Aviation

Spirit AeroSystems named as contractor on new bomber

The identity of contractors on the B-21 program, led by Northrop Grumman, was revealed Monday by Secretary of the Air Force Deborah Lee James at a briefing with reporters in Washington.
The identity of contractors on the B-21 program, led by Northrop Grumman, was revealed Monday by Secretary of the Air Force Deborah Lee James at a briefing with reporters in Washington. Courtesy image

Spirit AeroSystems was named as one of seven subcontractors Monday to the Air Force’s Long Range Strike Bomber program.

The identity of contractors on the B-21 program, led by Northrop Grumman, was revealed Monday by Secretary of the Air Force Deborah Lee James at a media briefing in Washington.

The six other contractors are Pratt & Whitney, BAE Systems, GKN Aerospace, Janicki Industries, Rockwell Collins and Orbital ATK.

James said Pratt & Whitney will manufacture the bomber’s engines.

“The other six will work on airframe or mission systems,” she said in the briefing. “That is the totality of the information I’m able to share on this aspect at this time.”

A Spirit spokesman said Monday the company would not comment on James’ announcement.

Northrop was named the program’s prime contractor in October 2015. It competed against a Boeing-Lockheed Martin team for the program aimed at replace an aging fleet that includes B-2 and B-52 bombers.

The Eagle reported Feb. 27 that two financial analysts speculated Spirit had won some work on the new bomber, following a Feb. 17 filing Spirit made with the Securities and Exchange Commission in which Spirit said it was lowering its free cash flow guidance for 2016 “to reflect investments anticipated in connection with a recently awarded significant restricted contract.”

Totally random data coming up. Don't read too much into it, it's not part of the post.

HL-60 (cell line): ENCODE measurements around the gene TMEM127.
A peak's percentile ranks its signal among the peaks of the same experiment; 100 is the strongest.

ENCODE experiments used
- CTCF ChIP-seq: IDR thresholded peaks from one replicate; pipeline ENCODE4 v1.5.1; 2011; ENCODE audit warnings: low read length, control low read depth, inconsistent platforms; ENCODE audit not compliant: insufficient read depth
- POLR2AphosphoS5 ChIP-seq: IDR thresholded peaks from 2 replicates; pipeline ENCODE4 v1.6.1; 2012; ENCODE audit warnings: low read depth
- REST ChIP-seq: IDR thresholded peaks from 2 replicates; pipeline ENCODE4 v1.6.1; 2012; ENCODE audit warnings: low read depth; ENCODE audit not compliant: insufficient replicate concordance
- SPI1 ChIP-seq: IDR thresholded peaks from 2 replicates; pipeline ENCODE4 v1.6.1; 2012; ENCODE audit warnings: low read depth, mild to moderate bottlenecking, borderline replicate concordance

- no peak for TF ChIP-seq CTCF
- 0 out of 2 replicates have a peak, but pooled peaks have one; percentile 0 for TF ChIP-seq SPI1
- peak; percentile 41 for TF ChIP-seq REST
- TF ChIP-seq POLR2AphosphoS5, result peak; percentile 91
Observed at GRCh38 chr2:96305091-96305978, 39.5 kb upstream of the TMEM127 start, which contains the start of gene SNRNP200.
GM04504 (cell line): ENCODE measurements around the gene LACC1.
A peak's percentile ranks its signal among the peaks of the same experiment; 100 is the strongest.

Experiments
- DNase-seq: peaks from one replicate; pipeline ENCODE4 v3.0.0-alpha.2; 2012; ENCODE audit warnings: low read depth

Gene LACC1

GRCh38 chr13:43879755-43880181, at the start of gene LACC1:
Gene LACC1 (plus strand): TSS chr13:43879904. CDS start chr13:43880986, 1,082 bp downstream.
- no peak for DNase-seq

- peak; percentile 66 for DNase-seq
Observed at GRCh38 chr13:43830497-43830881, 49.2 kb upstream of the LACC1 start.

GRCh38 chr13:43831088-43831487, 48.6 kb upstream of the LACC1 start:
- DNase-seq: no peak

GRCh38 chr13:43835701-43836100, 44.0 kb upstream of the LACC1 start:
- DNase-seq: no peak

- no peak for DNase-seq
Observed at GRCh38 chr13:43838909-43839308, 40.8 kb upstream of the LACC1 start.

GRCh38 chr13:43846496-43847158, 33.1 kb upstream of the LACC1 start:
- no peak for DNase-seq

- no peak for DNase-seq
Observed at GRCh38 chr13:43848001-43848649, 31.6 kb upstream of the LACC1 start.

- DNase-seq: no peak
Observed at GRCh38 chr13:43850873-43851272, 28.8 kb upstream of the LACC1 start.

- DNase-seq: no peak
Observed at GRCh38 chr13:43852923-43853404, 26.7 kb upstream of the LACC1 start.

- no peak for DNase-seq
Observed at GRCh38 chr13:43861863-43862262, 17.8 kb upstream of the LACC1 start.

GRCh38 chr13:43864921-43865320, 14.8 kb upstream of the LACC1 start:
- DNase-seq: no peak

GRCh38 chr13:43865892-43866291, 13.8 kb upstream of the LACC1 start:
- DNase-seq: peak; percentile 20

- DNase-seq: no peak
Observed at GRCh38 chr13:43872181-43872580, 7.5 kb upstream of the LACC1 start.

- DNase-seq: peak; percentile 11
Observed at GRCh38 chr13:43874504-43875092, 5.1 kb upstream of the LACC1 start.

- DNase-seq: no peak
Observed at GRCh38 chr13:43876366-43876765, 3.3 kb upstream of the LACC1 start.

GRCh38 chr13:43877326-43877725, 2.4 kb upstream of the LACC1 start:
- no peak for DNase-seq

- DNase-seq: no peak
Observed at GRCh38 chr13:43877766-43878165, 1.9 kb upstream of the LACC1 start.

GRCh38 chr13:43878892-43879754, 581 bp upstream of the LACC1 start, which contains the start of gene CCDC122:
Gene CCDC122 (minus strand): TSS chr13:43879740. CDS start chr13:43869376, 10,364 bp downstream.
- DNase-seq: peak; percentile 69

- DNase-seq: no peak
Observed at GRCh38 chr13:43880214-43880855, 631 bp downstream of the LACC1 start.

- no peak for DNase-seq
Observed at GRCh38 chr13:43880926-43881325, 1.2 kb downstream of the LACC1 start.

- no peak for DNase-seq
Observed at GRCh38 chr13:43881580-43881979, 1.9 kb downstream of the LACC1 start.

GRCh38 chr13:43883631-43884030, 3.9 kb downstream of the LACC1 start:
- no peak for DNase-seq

“We do not expect revenue potential to be significant for SPR (Spirit) for a few years, but it is positive for the company’s diversification efforts,” Wells Fargo Securities senior analyst Sam Pearlstein wrote in a Feb. 22 note to investors.

The total cost of the B-21 contract is classified. The Government Accountability Office said there are two parts – an engineering phase with an estimated value of $21.4 billion in 2010 dollars, and options to build the first 21 bombers. The Air Force hasn’t given a cost for producing the first 21 planes but has said that if 100 planes were built, the average cost per plane would be $511 million in 2010 dollars.

Spirit, which in Wichita makes all parts of Boeing airliners, including 70 percent of its best-selling 737, is a little more than two years into an effort to expand its business in defense contracting under current CEO Larry Lawson.

In September 2015, Spirit delivered the first V-280 Valor tilt-rotor aircraft fuselage to Bell Helicopter at a ceremony in Wichita. The V-280 is Bell’s answer to the Army’s next generation of airborne medium-class troop carriers.

The V-280 work is in addition to two other defense programs at Spirit already underway prior to Lawson’s arrival in April 2013. Those two programs are the manufacture of the 30-foot-long composite fuselage of the Sikorskys CH-53K heavy lift helicopter for the Marine Corps, and the manufacture of Navy’s P-8A Poseidon maritime surveillance jet, which is built from a Boeing 737 airframe.

Contributing: Associated Press

Jerry Siebenmark: 316-268-6576, @jsiebenmark

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